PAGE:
Plastic Surgery Research Council

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The Impact of Ptosis, Breast Size, and Surgical History on Complications in Autologous Breast Reconstruction
Jeffrey N. Li, BS, BBA, Avinash P. Jayaraman, BA, Connie Ma, BA, Catherine E. Sobieski, MS, Austin A. Hembd, MD, Sumeet S. Teotia, MD, Nicholas T. Haddock, MD.
UT Southwestern Medical Center, Dallas, TX, USA.

Introduction: Previous studies have attempted to elucidate risk factors in autologous breast reconstruction associated with wound complications and outcome with varying results. BMI is a risk factor clearly associated with a variety of reconstructive complications. Pre-operative breast size has also been independently associated with infection and skin flap necrosis in expander-implant based reconstruction. However, there are few examinations of pre-operative breast dimensions and other comorbidities as a prognostic indicator of complications in free flap-based autologous reconstruction.
Methods: Retrospective chart review was performed on free-flap autologous breast reconstructions performed by two senior surgeons at UTSW (NTH, SST). Patients were divided into 2 groups:
1. No Complications (n=755) or No Serious Complications (non-operative or outpatient treatment)
2. Serious Complications (n=111) (requiring OR treatment or IV antibiotics)
t-tests, χ2 tests, and box fisher tests were run for continuous, binary, and <5 samples variables using R. Logistic multi-variate regression was performed to control for BMI.
Results: Even after controlling for BMI: age, smaller cup size, patients with grade 0 ptosis, and narrower breasts (base diameter, cm) were significantly different between groups (p=0.01, 0.04, 0.02, 0.02, respectively). Patients with prior surgical history of breast implant or tissue expander, breast reconstruction, or lumpectomy were also significantly more likely to have serious complications (p=0.05, 0.02, <0.001, respectively). Smoking status, DM, HTN, hypercoagulability, autoimmunity, and history of abdominal, oncologic, or cosmetic surgery were not significantly different.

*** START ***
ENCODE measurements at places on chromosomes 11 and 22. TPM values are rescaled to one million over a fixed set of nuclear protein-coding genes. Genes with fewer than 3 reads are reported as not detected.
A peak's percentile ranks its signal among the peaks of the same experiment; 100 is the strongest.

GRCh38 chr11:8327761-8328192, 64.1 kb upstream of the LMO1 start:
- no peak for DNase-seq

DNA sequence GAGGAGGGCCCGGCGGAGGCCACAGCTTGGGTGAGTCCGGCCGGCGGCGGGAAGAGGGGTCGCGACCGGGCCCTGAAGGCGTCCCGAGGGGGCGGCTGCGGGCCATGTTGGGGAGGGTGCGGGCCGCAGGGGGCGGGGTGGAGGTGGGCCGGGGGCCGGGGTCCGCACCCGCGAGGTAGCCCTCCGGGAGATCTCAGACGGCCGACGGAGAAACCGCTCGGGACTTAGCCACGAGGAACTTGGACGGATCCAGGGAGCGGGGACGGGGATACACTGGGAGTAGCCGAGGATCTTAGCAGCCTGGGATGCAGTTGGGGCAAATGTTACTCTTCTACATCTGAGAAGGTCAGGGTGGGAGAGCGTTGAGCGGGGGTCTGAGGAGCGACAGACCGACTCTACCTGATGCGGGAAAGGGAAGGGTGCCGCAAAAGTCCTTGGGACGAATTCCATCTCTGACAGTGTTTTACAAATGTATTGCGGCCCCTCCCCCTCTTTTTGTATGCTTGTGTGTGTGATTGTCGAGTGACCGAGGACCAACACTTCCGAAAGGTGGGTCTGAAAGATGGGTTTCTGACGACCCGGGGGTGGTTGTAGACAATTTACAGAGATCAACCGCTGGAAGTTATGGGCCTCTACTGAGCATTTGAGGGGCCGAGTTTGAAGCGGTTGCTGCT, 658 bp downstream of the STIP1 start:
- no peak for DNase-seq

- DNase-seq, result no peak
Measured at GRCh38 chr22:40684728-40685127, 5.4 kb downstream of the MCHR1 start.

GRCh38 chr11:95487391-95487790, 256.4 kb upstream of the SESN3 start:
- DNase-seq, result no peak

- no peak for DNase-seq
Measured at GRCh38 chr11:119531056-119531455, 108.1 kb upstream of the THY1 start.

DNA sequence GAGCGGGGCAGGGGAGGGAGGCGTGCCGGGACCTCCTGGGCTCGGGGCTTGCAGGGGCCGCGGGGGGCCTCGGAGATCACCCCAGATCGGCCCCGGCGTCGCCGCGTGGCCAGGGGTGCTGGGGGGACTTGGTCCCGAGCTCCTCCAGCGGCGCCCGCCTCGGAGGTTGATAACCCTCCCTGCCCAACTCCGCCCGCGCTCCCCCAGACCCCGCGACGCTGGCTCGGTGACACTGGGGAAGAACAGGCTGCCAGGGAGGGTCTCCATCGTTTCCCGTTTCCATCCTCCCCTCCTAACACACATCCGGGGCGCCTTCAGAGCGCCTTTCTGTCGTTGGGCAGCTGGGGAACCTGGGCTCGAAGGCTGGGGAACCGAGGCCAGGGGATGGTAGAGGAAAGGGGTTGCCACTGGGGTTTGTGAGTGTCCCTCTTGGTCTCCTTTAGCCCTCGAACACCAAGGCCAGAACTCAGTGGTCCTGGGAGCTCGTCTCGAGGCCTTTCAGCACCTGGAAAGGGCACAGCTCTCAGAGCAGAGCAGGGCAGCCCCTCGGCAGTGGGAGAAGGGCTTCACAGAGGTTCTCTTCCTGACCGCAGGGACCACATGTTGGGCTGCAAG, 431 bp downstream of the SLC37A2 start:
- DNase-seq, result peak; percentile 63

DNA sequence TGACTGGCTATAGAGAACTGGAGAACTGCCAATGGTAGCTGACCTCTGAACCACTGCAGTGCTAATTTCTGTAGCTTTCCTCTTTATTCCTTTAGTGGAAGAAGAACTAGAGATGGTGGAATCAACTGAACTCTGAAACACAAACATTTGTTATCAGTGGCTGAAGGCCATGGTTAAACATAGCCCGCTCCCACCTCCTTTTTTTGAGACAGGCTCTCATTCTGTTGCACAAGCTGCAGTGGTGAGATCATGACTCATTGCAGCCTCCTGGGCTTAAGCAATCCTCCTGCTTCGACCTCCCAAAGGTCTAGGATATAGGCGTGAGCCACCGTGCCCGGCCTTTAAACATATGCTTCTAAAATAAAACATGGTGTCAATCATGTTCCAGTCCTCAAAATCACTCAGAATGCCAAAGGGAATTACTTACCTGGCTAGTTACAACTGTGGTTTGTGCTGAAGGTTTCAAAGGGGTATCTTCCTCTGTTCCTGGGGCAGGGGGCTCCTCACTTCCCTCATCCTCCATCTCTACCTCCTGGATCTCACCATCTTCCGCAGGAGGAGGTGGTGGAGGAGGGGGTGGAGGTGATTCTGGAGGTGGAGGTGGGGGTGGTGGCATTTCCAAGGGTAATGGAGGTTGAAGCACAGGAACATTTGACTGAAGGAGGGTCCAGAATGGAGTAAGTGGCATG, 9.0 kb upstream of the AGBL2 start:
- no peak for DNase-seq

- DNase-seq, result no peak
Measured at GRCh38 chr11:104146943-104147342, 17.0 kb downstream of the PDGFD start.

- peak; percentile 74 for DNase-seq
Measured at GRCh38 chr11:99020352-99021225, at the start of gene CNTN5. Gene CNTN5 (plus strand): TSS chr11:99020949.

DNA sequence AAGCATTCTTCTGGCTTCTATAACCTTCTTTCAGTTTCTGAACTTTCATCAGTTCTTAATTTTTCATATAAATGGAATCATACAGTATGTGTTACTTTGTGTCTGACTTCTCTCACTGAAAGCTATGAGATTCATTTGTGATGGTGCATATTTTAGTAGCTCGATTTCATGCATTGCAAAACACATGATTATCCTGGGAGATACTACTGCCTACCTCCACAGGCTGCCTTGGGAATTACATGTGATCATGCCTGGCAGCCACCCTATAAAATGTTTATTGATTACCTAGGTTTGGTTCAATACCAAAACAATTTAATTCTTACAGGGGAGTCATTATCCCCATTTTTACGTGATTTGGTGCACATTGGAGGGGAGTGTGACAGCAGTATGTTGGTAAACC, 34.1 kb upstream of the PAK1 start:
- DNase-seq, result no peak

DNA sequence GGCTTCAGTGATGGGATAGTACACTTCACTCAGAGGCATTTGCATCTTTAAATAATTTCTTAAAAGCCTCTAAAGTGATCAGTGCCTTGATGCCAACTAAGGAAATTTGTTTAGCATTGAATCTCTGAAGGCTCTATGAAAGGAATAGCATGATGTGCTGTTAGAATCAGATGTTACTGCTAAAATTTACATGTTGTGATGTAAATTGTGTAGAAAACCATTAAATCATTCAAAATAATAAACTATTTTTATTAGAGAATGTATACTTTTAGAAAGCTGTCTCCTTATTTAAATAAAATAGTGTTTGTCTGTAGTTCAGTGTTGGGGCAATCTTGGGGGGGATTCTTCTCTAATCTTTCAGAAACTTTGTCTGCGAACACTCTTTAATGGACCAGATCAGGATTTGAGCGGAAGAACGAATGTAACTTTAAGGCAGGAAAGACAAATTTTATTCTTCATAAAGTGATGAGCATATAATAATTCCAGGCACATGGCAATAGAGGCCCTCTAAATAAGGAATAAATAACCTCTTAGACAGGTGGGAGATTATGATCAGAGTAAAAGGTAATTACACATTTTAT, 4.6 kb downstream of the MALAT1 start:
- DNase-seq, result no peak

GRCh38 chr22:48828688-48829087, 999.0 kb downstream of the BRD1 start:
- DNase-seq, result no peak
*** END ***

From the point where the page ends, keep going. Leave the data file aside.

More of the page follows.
Conclusions: This study provides clinical evidence that larger breast size is correlated with increasing serious complications, independent of BMI, in free-flap autologous breast reconstruction after breast cancer. These complications required an extra return to OR or readmission, a clinically significant decision. Extra precautions should be taken in patients of advanced age, larger cup size, greater ptosis, and wider breasts to minimize risk of serious complications. Patients with previous breast surgical history should also be counseled of their greater risk for serious complications.
1. Moran SL, Serletti JM. Outcome comparison between free and pedicled TRAM flap breast reconstruction in the obese patient. Plast Reconstr Surg. 2001;108:1954Y1960

Comparison of Characteristics Between Serious Complications and No Serious Complications Patients
CharacteristicPatients with No Serious Complication (n=755)Patients with Serious Complication (n=111)P ValueP Value Adjusting for BMI
Age, mean (SD)52.6 (9.7)55 (8.2).01*.01*
Cup Size B (%)72 (17)14 (28).09.04*
Cup Size E (%)51 (12)6 (12)1.97
Ptosis Grade 0 (%)90 (18.9)3 (5.1).01*.02*
Breast Base Diameter, cm, mean (SD)15.4 (2.8)16.3 (2.8).01*.02*
Previous Breast Implant or Tissue Expander95 (13.7)23 (20.9).07.05*
HistoryBreast Reconstruction100 (14.6)24 (23.3).03*.02*
HistoryLumpectomy101 (14.5)31 (28.2).001*<.001*
HistoryCosmetic Breast Surgery55 (7.9)13 (11.9).22.26


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